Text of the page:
It was from Byzantium that the taste for refinement and sensuous luxury came to Venice. "Artificiosa voluptate se mulcebat," a chronicler wrote of the Greek wife of an early doge. Her scents and perfumes, her baths of dew, her sweet-smelling gloves and dresses, the fork she used at table scandalized her subjects, plain Italian pioneer folk. The husband of this effeminate woman had Greek tastes also. He began, says the chronicler, "to work in mosaic," importing mosaic workers -- and marbles and precious stones -- to adorn his private chapel, St. Mark's, in the Eastern style that soon became second nature to the Venetians.
The Byzantine mode, in Venice, lost something of its theological awesomeness. The stern, solemn figure of the Pantocrator who dominates the Greek churches with his frowning brows and upraised hand does not appear in St. Mark's in His arresting majesty. In a Greek church, you feel that the Eye of God is on you from the moment you step in the door; you are utterly encompassed by this all-embracing gaze, which in peasant chapels is often represented by an eye over the door. The fixity of this divine gaze is not punitive; it merely calls you to attention and reminds you of the eternal, the Law of the universe arching over time and circumstance. The Pantocrator of the Greeks has traits of the old Nemesis, sweetened and purified by the Redemption. He is also a Platonic idea, the End of the chain of speculation.
The Venetians were not speculators or philosophers, and the theological assertion is absent from St. Mark's mosaics, which seek rather to tell a Biblical story than to convey an abstraction. The clothing of the story assumes, in Venice, an adventitious interest, as in the fluffy furs worn by Salome in the Baptistery mosaic. The best Venetian mosaics are not in St. Mark's, the doges' showcase, but in Torcello, which was an episcopal see in its own right and owed political allegiance to the Greek exarchate of Ravenna.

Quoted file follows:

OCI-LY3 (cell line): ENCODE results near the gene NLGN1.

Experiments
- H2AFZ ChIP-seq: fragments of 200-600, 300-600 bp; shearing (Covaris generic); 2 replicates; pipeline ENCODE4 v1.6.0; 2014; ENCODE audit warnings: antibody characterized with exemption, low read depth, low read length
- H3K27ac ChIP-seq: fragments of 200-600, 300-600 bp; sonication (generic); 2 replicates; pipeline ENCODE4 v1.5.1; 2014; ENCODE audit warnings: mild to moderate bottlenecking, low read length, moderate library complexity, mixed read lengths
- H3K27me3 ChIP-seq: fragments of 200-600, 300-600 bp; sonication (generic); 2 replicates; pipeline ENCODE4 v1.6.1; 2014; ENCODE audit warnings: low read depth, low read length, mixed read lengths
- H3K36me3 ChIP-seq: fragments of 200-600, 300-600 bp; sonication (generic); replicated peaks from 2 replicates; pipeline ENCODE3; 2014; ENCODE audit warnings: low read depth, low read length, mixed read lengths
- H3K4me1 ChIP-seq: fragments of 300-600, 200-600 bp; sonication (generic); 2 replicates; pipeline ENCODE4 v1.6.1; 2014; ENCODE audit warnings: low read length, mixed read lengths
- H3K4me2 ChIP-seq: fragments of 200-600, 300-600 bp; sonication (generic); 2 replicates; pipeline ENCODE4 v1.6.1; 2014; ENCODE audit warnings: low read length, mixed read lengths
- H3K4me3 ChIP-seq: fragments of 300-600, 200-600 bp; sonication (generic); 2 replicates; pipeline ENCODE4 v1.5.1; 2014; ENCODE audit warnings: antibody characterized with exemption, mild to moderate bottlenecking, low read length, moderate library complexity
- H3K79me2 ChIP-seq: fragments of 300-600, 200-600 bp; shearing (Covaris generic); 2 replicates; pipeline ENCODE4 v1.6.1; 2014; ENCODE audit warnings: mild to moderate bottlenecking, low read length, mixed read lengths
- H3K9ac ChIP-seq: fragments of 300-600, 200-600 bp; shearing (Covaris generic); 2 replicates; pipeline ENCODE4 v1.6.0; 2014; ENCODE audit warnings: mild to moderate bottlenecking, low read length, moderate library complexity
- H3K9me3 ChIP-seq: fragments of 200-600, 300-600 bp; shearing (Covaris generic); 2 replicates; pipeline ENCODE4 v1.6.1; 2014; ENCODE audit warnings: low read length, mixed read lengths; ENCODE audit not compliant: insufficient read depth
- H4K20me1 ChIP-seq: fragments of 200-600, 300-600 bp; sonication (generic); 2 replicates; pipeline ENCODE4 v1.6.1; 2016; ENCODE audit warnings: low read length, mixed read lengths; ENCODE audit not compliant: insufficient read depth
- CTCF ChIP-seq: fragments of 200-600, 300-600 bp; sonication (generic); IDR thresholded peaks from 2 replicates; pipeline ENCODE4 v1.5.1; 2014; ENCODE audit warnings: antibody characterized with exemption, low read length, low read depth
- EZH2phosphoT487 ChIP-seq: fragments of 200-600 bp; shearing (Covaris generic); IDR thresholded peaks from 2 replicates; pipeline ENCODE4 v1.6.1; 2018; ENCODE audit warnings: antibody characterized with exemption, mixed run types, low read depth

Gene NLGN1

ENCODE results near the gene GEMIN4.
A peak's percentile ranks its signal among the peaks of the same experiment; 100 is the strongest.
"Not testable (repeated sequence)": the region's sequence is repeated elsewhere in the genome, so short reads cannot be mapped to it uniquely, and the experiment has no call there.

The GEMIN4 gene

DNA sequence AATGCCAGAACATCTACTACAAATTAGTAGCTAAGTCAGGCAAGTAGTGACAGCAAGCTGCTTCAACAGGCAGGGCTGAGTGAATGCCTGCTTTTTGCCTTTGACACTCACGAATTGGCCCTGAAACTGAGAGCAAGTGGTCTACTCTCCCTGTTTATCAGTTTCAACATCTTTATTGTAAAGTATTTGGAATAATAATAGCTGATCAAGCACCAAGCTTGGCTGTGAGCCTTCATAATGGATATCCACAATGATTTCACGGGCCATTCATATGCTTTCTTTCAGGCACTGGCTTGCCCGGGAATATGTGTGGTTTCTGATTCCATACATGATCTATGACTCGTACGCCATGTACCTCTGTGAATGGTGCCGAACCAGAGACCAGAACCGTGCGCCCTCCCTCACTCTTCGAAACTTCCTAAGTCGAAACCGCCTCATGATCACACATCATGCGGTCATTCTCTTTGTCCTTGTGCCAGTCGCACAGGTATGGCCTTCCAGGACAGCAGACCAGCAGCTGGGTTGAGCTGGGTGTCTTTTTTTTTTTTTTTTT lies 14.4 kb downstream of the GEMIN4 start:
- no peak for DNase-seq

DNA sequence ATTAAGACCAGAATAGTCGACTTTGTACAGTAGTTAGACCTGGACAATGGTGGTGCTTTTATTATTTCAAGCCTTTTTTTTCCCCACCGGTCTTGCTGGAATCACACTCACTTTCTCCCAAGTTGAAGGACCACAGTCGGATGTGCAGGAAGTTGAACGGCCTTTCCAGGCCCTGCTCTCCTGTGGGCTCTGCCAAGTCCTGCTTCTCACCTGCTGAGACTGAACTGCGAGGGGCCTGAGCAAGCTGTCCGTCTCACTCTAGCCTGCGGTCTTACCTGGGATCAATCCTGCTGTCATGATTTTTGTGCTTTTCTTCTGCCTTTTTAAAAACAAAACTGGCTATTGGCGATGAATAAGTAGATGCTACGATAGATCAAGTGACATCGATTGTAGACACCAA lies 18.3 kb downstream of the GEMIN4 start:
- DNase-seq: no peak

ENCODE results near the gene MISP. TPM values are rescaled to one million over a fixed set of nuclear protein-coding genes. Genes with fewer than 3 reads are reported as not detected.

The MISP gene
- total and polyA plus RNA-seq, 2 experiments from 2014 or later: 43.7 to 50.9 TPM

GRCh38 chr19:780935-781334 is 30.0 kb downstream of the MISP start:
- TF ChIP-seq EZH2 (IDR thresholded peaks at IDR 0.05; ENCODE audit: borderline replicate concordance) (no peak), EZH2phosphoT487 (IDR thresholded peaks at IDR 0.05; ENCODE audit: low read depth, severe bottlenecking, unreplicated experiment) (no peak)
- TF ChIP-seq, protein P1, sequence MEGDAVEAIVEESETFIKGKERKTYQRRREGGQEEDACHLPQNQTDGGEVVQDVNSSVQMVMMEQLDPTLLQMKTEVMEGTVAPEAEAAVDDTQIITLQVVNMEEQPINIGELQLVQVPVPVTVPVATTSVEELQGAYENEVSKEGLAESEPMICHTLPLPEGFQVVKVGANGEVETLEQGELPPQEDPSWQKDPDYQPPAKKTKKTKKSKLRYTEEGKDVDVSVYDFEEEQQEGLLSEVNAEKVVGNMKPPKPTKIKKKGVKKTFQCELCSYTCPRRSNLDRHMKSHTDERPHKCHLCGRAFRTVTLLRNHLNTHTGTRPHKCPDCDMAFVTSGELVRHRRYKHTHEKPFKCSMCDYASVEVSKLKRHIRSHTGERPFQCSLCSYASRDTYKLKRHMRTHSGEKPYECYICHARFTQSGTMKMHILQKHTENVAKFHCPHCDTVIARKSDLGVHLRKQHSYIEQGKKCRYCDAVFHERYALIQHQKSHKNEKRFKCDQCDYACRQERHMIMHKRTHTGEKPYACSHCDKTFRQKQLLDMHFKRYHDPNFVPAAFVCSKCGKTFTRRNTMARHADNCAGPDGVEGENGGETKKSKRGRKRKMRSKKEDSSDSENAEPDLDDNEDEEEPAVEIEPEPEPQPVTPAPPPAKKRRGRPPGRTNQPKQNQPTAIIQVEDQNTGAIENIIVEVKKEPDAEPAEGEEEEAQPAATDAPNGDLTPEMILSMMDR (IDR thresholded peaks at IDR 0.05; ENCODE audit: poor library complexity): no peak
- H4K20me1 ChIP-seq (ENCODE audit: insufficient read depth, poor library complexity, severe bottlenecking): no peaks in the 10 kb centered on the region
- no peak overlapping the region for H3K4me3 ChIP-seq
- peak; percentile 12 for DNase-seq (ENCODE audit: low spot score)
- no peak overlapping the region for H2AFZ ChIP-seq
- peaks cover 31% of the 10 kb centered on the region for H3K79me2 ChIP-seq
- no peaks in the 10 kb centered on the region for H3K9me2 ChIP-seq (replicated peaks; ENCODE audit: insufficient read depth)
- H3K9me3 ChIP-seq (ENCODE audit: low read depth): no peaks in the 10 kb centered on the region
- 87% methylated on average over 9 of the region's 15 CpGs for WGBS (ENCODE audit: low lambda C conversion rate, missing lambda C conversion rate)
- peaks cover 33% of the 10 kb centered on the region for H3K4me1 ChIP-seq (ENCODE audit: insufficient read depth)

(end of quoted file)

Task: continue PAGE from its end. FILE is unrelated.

Torcello is supposed to have been founded by a direct order from God to the Bishop of Altinum. This is a legend one can believe. Unlike Venice, which was the product of necessity and invention, Torcello does indeed appear to be the result of a divine imperative. Only God, you feel, would have commanded a city to be set here on this flat, mournful prairie, barely afloat in the marshy lagoons -- an island that was abandoned in the more rational eighteenth century because of the noisome malarious vapors that had reduced the population, once numbering 20,000, to a skeleton crew.
Torcello is healthy enough now and a favorite rendezvous with tourists. A private motorboat runs twice a day in season from Harry's Bar in urbe to Harry's Bar in Torcello, a pleasant rustic tavern set in a ragged garden, surrounded by festoons of grapevines. You have an hour and a half to lunch or dine on Harry's specialties (lobster and scampi and fish soup and lasagne) and half an hour to inspect the two churches, buy souvenirs and postcards and Burano lace doilies, before being sped back to Venice. There is a boy in the Cathedral who explains the mosaics.
If I sigh over this, it is because I have read the accounts of earlier tourists, who used to cross from Burano by gondola and walk alone on the pestilential island, musing on the fate of civilizations in the mood of Shelley's "Ozymandias." That is how Torcello should be seen. But now to the melancholy of its widowed Cathedral and orphaned daughter-church, Santa Fosca, a new, modern element has been added -- the melancholy of desecration and of the tomb's solitude invaded. All sacred spots today possess this freshened sadness. A double "Never more" echoes over the tomb of Theodoric at Ravenna, the temple at Sunium, where Byron carved his name. Not being sacred, Venice is happily free from these gloomy reverberations. But once you embark on the lagoons, it is another matter; the voices of guides and of other touristic parties become suddenly insupportable.
It is still possible, however, to go the old way to Torcello, taking the Murano-Burano vaporetto from the Fondamenta Nuova, lunching at Burano, and continuing by gondola to the sluggish canals and reedy landing-place of Torcello. If you dally in Burano long enough, you will miss the Harry's Bar parties, who will be on their way back to Venice, and there will only be the souvenir-vendors and the postcard people and the lace-women and the custodians, lined up to speak to you in a babel of tongues.